The first time I practiced Reiki on Arlos, he was laying down in the hay. I began my Reiki meditation ritual of intentions and symbols, making sure to ask permission from Arlos for our session. I then started the session by laying my hands on his lower back before working my way up to his shoulders, his neck, and his head. Working my way back down—his eyes began to close and I swear I saw a smile forming on his lips—I ended the session with my hands on both sides of his body, at which point he rolled over and showed me his belly. Generally, when animals show you their bellies, they are totally relaxed and trusting, so I took this as a good sign!

I felt a special bond with Arlos that day, filled with the peaceful flowing energy, love, and compassion, which I was so fortunate to share with this beautiful animal. Combining my love for animals and my dedication to Reiki is a dream come true, and I look forwarding to using these two passions to help even more animals at MFS.

by Marlene Calvao, Tour Director at Maple Farm Sanctuary & Reiki Master


Medical News Today, "Reiki: what is it and what are the benefits," Tim Newman, September 6, 2017,

Sad News from MFS - August 2017

Update 8/28: It is with heavy hearts that we report that one of our precious baby goats has passed away. Cheri noticed that he was having difficulty breathing, and after consulting with our vet, we determined that he had a congenital heart defect. We did everything we could to help him and make him feel better, but he sadly passed away on Sunday.

Even though the little goat’s time with us was short, we showered him with love and affection, and he had many good days when he was able to run around with his siblings and bond with his mother. We are comforted by the fact that we gave him the best life possible while he was with us, and we are currently focusing on helping Wynvisa, who is grieving for her loss.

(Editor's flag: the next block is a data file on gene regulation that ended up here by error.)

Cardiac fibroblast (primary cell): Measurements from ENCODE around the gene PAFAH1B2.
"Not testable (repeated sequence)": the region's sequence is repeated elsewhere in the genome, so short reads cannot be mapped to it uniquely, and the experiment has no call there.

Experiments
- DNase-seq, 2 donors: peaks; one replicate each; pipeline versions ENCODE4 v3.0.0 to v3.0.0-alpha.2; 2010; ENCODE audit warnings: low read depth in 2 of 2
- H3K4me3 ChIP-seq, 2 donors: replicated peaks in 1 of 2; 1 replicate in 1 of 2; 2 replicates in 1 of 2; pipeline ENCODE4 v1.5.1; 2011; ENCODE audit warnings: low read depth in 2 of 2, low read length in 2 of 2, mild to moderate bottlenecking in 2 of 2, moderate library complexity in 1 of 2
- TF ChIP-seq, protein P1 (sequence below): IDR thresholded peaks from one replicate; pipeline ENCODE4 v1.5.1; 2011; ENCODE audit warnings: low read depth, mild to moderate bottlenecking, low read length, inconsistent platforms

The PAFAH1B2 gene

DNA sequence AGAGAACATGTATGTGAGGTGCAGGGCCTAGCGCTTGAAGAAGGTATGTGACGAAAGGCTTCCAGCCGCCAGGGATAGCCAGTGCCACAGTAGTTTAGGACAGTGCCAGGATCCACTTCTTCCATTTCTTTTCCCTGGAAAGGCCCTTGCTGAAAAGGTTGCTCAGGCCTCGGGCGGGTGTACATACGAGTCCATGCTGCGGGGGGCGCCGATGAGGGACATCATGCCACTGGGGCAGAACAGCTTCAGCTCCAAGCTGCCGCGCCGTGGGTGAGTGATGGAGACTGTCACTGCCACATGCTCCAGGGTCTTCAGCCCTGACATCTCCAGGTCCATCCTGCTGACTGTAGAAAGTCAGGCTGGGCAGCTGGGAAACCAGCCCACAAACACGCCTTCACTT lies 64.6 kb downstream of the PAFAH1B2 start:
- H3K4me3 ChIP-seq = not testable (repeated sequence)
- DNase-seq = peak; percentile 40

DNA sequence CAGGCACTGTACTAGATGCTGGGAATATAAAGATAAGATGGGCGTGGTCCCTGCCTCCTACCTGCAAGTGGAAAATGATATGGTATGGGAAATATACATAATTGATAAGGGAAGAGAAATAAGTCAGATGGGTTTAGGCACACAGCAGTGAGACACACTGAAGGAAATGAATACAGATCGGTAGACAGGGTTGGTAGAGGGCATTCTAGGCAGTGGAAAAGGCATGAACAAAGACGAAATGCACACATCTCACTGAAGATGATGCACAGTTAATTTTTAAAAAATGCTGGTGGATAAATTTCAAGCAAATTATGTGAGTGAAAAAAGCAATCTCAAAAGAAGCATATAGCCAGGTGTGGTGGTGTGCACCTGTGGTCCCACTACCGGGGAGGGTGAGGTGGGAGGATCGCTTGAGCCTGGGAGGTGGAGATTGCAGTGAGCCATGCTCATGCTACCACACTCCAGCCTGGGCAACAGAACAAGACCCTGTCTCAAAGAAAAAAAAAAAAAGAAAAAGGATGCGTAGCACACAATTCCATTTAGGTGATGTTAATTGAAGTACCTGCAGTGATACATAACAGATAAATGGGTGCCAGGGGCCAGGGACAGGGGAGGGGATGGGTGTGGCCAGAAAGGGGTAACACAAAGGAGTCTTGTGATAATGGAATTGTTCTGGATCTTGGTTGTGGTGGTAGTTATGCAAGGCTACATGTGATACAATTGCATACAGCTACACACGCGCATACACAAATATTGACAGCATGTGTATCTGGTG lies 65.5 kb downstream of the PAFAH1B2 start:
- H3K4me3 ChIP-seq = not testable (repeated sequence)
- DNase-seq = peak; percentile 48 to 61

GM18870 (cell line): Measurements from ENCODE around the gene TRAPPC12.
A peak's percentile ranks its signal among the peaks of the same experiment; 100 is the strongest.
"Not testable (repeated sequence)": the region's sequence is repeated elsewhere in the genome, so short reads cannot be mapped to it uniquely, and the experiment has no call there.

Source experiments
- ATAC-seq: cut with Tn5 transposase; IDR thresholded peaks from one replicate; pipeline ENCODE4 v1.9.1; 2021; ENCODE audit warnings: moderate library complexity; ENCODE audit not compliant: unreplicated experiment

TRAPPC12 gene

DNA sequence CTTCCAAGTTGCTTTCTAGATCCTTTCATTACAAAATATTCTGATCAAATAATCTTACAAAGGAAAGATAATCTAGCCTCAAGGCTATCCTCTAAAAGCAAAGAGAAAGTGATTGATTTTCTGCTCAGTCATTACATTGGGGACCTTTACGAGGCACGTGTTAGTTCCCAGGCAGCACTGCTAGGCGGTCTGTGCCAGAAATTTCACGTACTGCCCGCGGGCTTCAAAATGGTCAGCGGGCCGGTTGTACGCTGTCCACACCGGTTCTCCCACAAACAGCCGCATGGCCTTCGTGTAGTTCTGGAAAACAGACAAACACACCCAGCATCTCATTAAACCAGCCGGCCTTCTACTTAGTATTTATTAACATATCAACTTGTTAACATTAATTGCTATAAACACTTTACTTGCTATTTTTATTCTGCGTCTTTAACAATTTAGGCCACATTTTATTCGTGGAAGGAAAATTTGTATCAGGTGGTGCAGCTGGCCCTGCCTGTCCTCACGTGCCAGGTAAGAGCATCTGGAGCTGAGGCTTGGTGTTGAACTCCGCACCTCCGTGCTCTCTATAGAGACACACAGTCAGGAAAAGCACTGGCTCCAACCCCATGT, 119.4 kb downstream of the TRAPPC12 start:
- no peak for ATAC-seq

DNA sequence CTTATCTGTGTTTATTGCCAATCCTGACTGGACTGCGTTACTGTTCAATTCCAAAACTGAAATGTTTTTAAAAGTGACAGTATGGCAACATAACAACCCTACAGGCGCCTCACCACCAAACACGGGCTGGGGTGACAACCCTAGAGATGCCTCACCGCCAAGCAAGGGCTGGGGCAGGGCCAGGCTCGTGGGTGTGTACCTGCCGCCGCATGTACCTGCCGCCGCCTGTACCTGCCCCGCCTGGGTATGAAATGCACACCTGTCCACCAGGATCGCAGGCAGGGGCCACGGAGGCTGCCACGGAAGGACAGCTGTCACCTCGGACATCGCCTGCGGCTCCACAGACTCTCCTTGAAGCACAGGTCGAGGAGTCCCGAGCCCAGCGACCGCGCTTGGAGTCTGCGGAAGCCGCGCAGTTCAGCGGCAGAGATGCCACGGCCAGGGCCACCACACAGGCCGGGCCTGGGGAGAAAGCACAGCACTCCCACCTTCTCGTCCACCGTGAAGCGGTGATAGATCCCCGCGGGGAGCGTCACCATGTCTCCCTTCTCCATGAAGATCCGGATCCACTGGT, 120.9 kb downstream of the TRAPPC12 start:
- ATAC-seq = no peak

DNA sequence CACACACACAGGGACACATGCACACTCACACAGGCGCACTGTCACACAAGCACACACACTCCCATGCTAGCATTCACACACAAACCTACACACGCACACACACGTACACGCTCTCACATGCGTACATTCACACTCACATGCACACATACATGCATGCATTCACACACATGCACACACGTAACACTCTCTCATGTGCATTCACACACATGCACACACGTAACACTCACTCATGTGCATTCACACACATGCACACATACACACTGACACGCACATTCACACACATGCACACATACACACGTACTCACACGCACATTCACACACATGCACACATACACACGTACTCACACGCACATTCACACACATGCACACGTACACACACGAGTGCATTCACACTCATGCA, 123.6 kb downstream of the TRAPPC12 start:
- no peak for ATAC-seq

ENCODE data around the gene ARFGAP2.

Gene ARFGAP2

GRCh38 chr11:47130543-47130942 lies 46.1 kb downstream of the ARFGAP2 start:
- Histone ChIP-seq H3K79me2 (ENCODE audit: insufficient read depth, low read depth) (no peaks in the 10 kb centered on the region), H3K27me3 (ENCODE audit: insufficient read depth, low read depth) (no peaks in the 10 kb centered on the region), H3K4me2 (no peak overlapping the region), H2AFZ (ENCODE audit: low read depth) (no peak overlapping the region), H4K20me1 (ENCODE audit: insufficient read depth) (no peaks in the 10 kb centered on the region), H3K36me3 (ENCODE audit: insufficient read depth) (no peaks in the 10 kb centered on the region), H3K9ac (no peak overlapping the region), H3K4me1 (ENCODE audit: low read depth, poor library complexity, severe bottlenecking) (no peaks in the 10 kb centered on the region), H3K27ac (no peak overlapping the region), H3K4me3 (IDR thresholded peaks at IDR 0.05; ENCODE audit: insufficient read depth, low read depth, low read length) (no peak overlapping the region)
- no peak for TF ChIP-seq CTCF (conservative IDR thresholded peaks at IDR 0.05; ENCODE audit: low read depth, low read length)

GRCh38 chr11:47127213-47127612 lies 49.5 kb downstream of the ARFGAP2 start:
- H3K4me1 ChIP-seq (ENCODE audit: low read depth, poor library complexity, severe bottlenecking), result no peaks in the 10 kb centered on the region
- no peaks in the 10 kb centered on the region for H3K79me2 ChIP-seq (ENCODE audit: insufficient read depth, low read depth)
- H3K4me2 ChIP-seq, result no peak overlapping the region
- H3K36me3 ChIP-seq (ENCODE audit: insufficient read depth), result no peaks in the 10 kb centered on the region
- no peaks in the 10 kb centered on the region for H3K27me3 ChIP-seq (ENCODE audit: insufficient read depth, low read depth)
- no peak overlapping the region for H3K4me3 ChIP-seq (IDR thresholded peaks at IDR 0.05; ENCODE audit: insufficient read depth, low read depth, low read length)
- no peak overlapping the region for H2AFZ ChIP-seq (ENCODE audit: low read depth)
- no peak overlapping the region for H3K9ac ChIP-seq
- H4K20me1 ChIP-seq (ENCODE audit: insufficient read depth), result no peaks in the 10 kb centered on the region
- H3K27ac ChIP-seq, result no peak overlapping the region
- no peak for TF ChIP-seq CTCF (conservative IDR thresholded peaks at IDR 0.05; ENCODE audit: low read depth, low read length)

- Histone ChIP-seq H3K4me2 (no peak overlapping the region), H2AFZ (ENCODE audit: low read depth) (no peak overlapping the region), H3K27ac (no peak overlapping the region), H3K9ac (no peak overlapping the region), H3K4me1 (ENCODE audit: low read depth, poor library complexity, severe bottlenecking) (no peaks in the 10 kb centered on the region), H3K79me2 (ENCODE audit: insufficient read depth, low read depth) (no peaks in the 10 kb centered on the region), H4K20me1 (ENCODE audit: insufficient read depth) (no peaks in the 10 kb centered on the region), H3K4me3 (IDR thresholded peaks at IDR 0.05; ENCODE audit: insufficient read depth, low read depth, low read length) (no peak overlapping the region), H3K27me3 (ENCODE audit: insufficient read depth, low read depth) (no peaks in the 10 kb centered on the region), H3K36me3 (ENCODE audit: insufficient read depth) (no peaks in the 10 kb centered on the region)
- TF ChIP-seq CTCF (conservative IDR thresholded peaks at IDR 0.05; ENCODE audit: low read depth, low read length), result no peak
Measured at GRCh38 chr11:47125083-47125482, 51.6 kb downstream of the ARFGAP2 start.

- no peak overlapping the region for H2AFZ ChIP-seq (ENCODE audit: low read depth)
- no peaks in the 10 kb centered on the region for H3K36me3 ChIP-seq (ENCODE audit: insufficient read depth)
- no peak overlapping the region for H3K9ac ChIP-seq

We are still asking for help from the MFS community with naming our other new kids, but Cheri will be selecting a name for this boy as he was very close to her heart.

Finn Gets Naked - July 2017

Finn Haircut

Once you get to know the animals of Maple Farm Sanctuary as unique and special beings, it’s easy to forget that they were bred to be mere commodities. But sometimes, there’s a reminder, like when Gwen the turkey invites you to pet under her wing and you’re startled to feel a plump breast bioengineered for the Thanksgiving table. Or when the weather turns warm and Finn the Finnish cross sheep begins to pant under a wool coat thick enough to sink your hand into.

Sheep were the first animal to be domesticated, first for food, and then for their wool. Primitive sheep like Bighorns shed most of their wool every year, but because of human interference, the majority of domestic sheep have to be shorn once a year to keep their coats in check. Finn’s coat grows quickly and sheep shearers are in demand in Massachusetts, so Cheri and Jim booked his appointment to be shorn months in advance.

Aaron Loux of Aarons Shearing Service arrived in late June with his power shears and a gentle touch. Finn was skittish—it took Jim’s gentle coaxing before he would go toward Aaron—but he seemed to accept the shearing without a struggle.

Aaron worked quickly and efficiently, often resting Finn against his body as he removed Finn’s coat. When it was over, Finn trotted out into the barnyard, away from the humans. Sheep can become self-conscious after they’re shorn and it usually takes Finn a couple of days to adjust to his new, sleek look.

Aaron took great care with Finn, but typically, sheep shearing is brutal and traumatic for the animal. There’s no reason to support these practices when there are so many cruelty-free alternatives to wool. These include cotton, polyester fleece, synthetic shearling, Tencel, which is made from the eucalyptus tree; and Polar Fleece, which is made from recycled plastic bottles.

As for Finn’s wool, Cheri and Jim are using it as a natural mulch for their vegetable garden.

Watch the video of Finn's brave ordeal below!

Art for the Animals - July 2017

Suzie Quilt

Maple Farm Sanctuary is undoubtedly a place of healing and hope for rescued animals—and it can also be a source of comfort and support for many of the people who visit.

Recently MFS supporter Suzie Straughn came to the sanctuary during a time of personal hardship and turned her sorrow into an act of amazing generosity for the animals. 

Sadly, this past May, Suzie experienced her second pregnancy loss within six months.

“At the time I was in a very low place, so my husband suggested visiting the sanctuary for their spring vegan potluck event,” says Suzie.